The road is then followed by a series of new tunnels, constructed 2003, 2002, 2003 and 2001. These tunnels provide easy access to a series of other tunnels which were constructed to provide shortcuts to the existing road which was basically perfect already. There are no villages, no signs of human activities except for road and slope maintenance works until the huge secret mining operations unfolds in front of the eyes of the unsuspecting rider.
Not too many Japanese know this, but from the shafts of this mine, wells are constructed into the belly of the Japanese underworld and since centuries Okonomiyaki sauce is pumped up by ardent workers. A dangerous undertaking indeed and many poor souls died in this effort for the sake of the nation; one can see their graves further up the road and once a year on September 16th, a priest comes and spread katsuobushi (bonito flakes) over their tombstones.
However lately with new trends in eating habits spreading rapidly through the country (Seven Elevens and Maid cafes in particular), the consumption of Okonomiyaki has been greatly decreased and many mines have closed down or reduced operations. This one is the only one still pumping the sticky brown liquid up and distributing it over the secret pipeline network to the downtowns of the two Kans (Kanto and Kansai, that is).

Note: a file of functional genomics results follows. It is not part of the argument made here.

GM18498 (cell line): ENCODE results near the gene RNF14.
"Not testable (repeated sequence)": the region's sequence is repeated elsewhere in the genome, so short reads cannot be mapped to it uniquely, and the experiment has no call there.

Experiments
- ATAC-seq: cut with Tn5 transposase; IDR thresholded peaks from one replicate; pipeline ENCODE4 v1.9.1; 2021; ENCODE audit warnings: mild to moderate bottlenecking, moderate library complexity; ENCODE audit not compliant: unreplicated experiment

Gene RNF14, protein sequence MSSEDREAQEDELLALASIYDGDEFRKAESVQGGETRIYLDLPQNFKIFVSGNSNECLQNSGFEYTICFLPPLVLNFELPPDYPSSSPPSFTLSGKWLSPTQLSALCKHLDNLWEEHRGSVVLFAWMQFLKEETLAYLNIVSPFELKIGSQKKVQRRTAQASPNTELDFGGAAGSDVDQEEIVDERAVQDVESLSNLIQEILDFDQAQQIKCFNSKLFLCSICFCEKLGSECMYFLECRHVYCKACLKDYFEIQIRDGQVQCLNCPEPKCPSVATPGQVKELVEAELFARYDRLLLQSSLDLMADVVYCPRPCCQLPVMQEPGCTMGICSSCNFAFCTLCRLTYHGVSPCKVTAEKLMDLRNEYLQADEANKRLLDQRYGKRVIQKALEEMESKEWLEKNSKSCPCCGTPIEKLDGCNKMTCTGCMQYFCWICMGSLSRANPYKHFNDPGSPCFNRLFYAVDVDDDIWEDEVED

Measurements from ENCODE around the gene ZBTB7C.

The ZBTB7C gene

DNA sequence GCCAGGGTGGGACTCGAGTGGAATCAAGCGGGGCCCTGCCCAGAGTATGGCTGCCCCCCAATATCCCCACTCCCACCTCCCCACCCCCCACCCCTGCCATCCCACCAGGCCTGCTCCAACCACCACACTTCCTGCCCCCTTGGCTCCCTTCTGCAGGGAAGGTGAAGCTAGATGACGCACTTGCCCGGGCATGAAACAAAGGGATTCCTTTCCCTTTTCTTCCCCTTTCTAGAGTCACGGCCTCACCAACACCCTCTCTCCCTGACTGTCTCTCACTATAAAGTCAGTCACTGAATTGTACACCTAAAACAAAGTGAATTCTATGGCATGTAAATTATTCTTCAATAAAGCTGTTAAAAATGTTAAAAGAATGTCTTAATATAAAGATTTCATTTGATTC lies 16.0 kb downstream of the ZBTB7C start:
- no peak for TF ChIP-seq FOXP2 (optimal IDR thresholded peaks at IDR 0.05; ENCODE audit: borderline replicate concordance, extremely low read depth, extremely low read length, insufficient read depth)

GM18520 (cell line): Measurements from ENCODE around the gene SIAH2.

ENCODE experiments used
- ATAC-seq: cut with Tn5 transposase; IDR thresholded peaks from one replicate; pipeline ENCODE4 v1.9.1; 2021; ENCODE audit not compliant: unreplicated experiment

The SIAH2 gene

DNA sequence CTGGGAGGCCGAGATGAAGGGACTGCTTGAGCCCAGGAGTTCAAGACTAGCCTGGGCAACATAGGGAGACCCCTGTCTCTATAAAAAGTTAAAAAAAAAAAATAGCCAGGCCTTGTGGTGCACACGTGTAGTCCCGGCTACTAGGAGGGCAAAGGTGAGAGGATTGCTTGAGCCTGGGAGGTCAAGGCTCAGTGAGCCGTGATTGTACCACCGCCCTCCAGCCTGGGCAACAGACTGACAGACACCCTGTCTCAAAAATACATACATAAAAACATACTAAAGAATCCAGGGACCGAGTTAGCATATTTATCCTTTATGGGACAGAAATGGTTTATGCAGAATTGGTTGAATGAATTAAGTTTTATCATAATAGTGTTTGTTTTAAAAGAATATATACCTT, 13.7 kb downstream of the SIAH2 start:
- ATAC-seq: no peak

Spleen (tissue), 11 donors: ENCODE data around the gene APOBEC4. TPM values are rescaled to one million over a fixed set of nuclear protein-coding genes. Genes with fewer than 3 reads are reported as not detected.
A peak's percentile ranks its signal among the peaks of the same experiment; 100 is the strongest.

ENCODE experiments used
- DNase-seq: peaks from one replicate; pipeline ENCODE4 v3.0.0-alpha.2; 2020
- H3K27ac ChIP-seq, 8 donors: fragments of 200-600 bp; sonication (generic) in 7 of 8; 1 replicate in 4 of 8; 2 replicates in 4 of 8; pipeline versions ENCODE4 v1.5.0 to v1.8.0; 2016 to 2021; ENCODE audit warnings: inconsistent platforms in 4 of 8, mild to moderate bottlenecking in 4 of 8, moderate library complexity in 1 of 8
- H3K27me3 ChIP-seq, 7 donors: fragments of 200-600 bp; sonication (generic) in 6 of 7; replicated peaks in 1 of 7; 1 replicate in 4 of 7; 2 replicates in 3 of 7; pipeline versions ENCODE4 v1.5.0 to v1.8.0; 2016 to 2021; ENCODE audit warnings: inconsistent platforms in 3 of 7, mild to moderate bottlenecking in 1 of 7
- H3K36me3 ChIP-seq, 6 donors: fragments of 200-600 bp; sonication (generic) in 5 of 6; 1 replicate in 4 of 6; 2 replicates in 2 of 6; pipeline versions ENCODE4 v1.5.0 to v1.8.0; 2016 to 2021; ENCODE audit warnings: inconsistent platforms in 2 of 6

One can still see the old post office where envelopes were sealed and stamps were glued with the help of the sauce and the large wooden dormitories where the workers used to live only 20 or 30 years ago.
The dormitories also looked today like they were hold together by bonito flakes. I tried to convince Domenic that these were a good investment opportunity and probably cheap to acquire. One can convert them easily into luxury apartments and sell them off one by one.
Enough of business, we were there for the elevation meters and steadily we made our way up to Haccho Toge and tunnel at 1,255 meters.. On the top we were greeted by a splendid view of the mountains on the border between Saitama and Gunma.